Former US ambassadors call for Pollard’s release

Former US ambassadors call for Pollard’s release

Two diplomats who served in Israel the year of the convicted spy's arrest say freeing him may be in America's best interest

Adiv Sterman is a breaking news editor at The Times of Israel.

Protesters outside the house of then-president Shimon Peres in 2011 call for the release of Jonathan Pollard from a US jail. (Miriam Alster/Flash90)
Protesters outside the house of then-president Shimon Peres in 2011 call for the release of Jonathan Pollard from a US jail. (Miriam Alster/Flash90)

Two former US ambassadors to Israel called Tuesday for the release of American-Israeli spy Jonathan Pollard, who has been incarcerated in a US prison for over 28 years.

In an interview with Israeli news site Walla, the two diplomats, Samuel W. Lewis and Thomas R. Pickering, emphasized that although they had been opposed to freeing Pollard in the past, they now believed that such a move was warranted.

Both former ambassadors served in Israel in 1985, the year of Pollard’s arrest.

Pickering, who was on duty in Israel at the time of Pollard’s arrest, said he would support Pollard’s release if it would help to advance the US-mediated Israeli-Palestinian negotiations, and would serve as a goodwill gesture toward Israel’s leadership.

“For years I have resisted Pollard’s release,” Pickering was quoted as saying in the Hebrew-language report. “[B]ut if you were to tell me that a decision on the release would help promote [US Secretary of State John] Kerry’s framework agreement, I would support it.”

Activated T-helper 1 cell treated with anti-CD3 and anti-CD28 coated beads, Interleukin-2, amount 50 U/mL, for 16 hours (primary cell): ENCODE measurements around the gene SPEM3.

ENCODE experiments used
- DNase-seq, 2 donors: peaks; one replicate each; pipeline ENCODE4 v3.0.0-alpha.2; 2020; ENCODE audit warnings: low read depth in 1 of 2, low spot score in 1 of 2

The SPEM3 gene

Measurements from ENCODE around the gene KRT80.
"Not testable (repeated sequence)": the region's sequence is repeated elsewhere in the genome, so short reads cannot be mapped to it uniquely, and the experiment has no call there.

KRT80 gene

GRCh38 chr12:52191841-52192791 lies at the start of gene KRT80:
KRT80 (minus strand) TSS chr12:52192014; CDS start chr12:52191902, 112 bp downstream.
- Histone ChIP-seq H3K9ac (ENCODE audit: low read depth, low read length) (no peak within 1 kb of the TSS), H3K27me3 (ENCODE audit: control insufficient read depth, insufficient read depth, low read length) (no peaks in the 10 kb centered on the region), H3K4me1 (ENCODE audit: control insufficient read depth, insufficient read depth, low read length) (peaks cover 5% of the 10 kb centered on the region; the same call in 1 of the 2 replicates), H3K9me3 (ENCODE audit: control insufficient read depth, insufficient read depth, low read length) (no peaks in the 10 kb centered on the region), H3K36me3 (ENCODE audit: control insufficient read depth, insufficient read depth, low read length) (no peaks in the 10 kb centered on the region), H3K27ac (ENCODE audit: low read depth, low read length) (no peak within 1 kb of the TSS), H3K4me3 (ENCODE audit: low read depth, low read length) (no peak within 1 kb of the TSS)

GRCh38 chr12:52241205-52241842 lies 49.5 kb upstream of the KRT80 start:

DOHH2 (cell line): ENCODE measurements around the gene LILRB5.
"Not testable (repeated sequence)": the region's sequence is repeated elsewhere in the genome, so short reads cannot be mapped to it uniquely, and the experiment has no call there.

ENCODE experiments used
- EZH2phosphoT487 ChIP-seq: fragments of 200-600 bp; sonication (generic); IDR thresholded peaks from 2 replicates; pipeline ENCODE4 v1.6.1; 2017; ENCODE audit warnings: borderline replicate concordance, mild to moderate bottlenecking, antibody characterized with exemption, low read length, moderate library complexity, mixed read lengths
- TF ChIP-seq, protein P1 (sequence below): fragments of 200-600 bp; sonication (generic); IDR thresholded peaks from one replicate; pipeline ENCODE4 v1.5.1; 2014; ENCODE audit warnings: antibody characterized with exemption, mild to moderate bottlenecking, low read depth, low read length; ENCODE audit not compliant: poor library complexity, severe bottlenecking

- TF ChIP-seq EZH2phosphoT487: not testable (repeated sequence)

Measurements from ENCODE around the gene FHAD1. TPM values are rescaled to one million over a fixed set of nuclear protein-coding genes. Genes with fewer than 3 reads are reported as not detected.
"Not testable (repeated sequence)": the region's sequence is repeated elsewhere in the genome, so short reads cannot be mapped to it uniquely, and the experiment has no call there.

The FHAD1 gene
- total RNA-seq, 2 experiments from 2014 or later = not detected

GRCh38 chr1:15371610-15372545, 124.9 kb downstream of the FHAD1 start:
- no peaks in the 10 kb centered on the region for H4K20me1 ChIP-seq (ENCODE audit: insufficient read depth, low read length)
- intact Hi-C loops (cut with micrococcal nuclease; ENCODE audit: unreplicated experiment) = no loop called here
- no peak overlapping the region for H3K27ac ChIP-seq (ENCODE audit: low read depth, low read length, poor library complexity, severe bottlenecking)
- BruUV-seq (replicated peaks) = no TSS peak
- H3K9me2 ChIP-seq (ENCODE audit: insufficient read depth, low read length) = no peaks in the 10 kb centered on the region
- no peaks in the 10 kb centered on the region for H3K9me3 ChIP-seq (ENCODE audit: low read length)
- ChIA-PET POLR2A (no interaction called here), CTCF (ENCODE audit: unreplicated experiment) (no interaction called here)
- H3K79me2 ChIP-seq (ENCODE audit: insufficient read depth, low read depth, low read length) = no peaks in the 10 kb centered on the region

Pickering added that he believed that the spy’s release would help advance a framework agreement. However, he also said that he still considers Pollard a traitor to the US.

“[Pollard] committed bad and dangerous actions, and I really do not understand Israel’s protest over his imprisonment, but it’s important to state the truth: Achieving a framework agreement for the Israeli-Palestinian conflict is more important than the continued incarceration of Jonathan Pollard,” Pickering said, according to Walla.

On the other hand, Lewis, who left the Jewish state only three months prior to the affair, said he believed there in no connection between freeing Pollard and the peace process.

“Anyone who tries to link the two issues is making a mistake,” he said.

The former statesman went on to assert that Pollard had been jailed for long enough, despite his “traitorous” actions.

“From the American military’s perspective, Pollard is a traitor who committed serious acts,” Lewis said.

“The question is whether in the current situation, and after 28 years in jail, he is still a security risk.”

Efforts to free Pollard have ramped up over the past several weeks amid reports that the US may have offered him as a bargaining chip in peace talks with Palestinians, with more pressure mounting from Israeli officials in the wake of reports that US intelligence agencies have been spying on the country’s leaders.

Pollard was convicted in 1987 on charges of passing classified information to Israel while he worked as an intelligence analyst for the US Navy. He was given a life sentence for the crime, sparking decades of activism for his release by Jewish groups, and, more recently, some high-profile US and Israeli officials.

Times of Israel Staff contributed to this report.

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